Mexican X-plainer: No Way, Güey

David Bowles
Swap Language
Published in
4 min readJun 5, 2019


Earlier today my wife and my daughter were speaking to each other in Spanish. Their exchange went like this:

Wife: No, güey, así no se hace.
Daughter: Ya sé, güey. Espérame tantito.

My home has reached MAXIMUM GÜEY.

How did this happen? What, you may ask, does that word even mean?

First, let me get something out of the way. There are many neo-Mexicanists who purport that “güey” is somehow derived from or related to the Nahuatl word “huēyi,” which means “big” or “grand.”

I’m sorry to disillusion folks. I would love to have more indigenous words in Spanish. However, this is an extremely fanciful folk etymology. There’s no evidence for any connection. The similarity in sound is a simple linguistic coincidence.

For the real origin of güey, we need to go back in time a few thousand years.

In Classical Latin, the word “bōs” meant, generally, “bovine animal.” The accusative form (when the word was a direct object, etc.) was “bovem.”

However, in Vulgar Latin (the dialect spoken by the working class), that “v” was dropped (via elision): *boem.

Vulgar Latin, of course, was the dialect that evolved into our modern Romance languages. That word for “bovine animal”? It became the Spanish word “buey” through these stages:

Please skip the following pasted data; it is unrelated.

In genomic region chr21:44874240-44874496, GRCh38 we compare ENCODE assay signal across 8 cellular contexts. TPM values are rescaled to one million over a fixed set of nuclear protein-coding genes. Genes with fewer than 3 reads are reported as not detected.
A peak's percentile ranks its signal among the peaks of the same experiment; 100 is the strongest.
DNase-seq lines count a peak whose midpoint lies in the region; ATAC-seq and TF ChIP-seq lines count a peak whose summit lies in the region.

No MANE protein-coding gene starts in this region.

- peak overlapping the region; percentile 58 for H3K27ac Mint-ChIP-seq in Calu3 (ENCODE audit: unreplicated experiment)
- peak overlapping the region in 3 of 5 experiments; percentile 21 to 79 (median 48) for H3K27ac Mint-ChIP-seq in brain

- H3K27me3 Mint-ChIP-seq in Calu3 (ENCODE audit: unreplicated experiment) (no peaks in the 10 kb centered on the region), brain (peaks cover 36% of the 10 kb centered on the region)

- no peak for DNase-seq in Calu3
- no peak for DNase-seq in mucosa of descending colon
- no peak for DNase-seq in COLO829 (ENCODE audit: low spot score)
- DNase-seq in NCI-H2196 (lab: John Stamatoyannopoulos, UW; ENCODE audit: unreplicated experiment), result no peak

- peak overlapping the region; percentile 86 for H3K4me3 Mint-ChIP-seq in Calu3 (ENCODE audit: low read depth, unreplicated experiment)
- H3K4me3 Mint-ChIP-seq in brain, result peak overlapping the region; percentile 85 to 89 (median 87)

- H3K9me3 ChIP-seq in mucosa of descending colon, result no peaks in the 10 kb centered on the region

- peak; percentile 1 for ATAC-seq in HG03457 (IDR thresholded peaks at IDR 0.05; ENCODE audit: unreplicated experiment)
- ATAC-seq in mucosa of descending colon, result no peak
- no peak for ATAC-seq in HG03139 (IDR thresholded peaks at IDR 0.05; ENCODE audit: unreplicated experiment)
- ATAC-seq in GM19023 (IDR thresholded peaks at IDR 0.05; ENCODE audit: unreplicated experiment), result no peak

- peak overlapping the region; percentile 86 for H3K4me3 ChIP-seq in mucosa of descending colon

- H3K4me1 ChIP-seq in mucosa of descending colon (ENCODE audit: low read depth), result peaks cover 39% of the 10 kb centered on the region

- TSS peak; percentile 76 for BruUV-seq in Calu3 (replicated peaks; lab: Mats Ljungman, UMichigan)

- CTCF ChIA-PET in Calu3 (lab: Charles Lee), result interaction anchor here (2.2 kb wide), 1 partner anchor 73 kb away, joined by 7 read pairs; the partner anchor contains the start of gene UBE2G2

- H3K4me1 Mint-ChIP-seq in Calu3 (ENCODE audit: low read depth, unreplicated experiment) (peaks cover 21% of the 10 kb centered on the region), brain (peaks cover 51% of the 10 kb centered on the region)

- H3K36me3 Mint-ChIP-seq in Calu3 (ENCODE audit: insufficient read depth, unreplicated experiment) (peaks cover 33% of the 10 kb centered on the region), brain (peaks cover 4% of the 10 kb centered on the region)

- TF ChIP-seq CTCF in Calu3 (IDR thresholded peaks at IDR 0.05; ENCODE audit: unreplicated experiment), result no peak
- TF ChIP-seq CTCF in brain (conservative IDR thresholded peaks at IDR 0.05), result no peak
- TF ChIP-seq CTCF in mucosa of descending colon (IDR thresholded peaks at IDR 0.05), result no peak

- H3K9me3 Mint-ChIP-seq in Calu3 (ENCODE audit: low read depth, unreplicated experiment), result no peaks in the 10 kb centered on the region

bovem -> *boem (VL) -> *bue -> buey

Note that the Medieval Spanish “bue” is the same as the word in Italian and Asturian.

Over time, rather than a generalized word for any bovine, “buey” came to specifically mean a castrated bull … an ox.

Un buey.

(By the way, the more common Spanish word “toro” [bull] is from the Latin “taurus” and “vaca” [cow] from Latin “vacca.”)

Have you ever been around oxen? They are slow and plodding, big and dumb.

But strong.

That’s why SO MANY sayings exist in Spanish that compare a certain type of man to an ox.

  • “Al buey dejarlo mear, y hartarlo de…



David Bowles
Swap Language

A Mexican American author & translator from South Texas. Teaches literature & Nahuatl at UTRGV. VP of the Texas Institute of Letters.